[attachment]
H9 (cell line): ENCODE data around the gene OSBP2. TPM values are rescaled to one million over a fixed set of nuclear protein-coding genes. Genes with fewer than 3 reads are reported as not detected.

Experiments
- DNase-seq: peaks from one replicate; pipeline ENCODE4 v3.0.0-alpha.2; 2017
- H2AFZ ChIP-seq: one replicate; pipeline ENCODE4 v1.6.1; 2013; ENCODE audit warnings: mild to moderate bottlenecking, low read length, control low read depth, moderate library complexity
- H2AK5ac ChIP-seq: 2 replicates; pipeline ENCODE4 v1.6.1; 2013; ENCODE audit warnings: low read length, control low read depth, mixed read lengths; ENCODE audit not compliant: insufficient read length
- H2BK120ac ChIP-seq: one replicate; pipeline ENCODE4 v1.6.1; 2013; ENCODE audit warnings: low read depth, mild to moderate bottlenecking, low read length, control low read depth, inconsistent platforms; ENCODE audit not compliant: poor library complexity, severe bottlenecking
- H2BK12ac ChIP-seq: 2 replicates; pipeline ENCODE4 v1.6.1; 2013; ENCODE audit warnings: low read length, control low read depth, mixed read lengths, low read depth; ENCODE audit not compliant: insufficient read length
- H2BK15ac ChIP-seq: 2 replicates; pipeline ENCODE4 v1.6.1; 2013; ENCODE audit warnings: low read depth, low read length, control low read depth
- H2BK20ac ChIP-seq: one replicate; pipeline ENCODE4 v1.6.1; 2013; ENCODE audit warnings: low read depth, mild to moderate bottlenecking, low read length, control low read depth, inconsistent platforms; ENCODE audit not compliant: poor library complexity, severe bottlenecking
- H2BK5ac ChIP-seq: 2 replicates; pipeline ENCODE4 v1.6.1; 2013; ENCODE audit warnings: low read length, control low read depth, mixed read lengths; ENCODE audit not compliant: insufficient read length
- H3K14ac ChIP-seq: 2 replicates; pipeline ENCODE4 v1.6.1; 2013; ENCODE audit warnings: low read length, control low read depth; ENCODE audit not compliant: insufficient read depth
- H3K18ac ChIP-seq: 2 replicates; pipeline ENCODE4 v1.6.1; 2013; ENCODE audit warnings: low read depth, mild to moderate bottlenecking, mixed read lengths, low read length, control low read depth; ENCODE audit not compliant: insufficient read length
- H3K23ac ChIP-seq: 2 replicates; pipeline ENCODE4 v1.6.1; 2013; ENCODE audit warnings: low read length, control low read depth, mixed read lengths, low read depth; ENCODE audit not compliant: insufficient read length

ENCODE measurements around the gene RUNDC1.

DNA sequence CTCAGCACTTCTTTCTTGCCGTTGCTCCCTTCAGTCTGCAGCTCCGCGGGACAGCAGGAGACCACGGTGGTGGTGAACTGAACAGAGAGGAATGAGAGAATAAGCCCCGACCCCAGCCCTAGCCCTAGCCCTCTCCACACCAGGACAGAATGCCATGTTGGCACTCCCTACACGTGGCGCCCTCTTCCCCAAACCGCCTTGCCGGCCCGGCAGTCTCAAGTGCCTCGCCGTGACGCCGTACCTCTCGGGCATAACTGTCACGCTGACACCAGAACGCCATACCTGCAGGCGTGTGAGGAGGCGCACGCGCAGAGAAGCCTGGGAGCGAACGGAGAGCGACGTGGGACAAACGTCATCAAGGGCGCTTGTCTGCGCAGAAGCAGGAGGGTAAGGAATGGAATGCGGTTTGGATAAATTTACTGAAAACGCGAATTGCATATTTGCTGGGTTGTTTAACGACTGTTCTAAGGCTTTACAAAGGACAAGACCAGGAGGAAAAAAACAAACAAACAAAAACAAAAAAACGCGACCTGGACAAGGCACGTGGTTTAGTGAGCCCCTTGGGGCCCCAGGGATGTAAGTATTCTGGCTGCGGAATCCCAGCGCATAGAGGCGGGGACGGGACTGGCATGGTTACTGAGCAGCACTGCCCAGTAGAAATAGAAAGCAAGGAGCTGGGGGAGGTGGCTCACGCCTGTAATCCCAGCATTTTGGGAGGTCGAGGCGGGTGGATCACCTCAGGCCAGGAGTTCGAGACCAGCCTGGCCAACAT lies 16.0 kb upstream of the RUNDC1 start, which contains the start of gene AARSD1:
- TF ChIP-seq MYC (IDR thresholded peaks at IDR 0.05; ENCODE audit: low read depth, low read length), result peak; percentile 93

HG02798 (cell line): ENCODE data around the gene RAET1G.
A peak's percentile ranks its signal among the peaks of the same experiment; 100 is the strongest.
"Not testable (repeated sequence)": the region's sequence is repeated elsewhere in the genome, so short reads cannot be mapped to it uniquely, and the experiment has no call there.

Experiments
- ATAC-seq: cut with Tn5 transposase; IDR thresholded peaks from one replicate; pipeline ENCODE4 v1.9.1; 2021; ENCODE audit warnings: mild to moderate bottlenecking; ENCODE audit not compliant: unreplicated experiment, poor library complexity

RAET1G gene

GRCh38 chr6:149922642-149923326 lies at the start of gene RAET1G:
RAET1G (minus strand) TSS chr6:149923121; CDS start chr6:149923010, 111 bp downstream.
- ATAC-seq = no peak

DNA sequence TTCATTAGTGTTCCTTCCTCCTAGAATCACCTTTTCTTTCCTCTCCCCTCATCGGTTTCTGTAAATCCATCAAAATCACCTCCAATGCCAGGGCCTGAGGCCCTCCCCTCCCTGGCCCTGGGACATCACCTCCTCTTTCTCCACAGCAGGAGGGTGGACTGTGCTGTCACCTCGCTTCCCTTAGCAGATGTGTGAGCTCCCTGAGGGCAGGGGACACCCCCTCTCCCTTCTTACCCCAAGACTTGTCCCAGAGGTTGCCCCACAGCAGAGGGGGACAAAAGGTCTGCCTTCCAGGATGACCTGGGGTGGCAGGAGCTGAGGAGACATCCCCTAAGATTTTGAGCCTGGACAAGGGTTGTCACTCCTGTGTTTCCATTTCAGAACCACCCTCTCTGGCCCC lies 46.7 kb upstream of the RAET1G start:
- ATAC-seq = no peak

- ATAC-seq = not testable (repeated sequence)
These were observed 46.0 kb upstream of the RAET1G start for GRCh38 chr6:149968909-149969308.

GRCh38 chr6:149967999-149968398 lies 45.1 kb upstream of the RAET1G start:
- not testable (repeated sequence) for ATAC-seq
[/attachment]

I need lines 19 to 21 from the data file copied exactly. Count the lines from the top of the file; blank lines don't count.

"Not testable (repeated sequence)": the region's sequence is repeated elsewhere in the genome, so short reads cannot be mapped to it uniquely, and the experiment has no call there.

Experiments
- ATAC-seq: cut with Tn5 transposase; IDR thresholded peaks from one replicate; pipeline ENCODE4 v1.9.1; 2021; ENCODE audit warnings: mild to moderate bottlenecking; ENCODE audit not compliant: unreplicated experiment, poor library complexity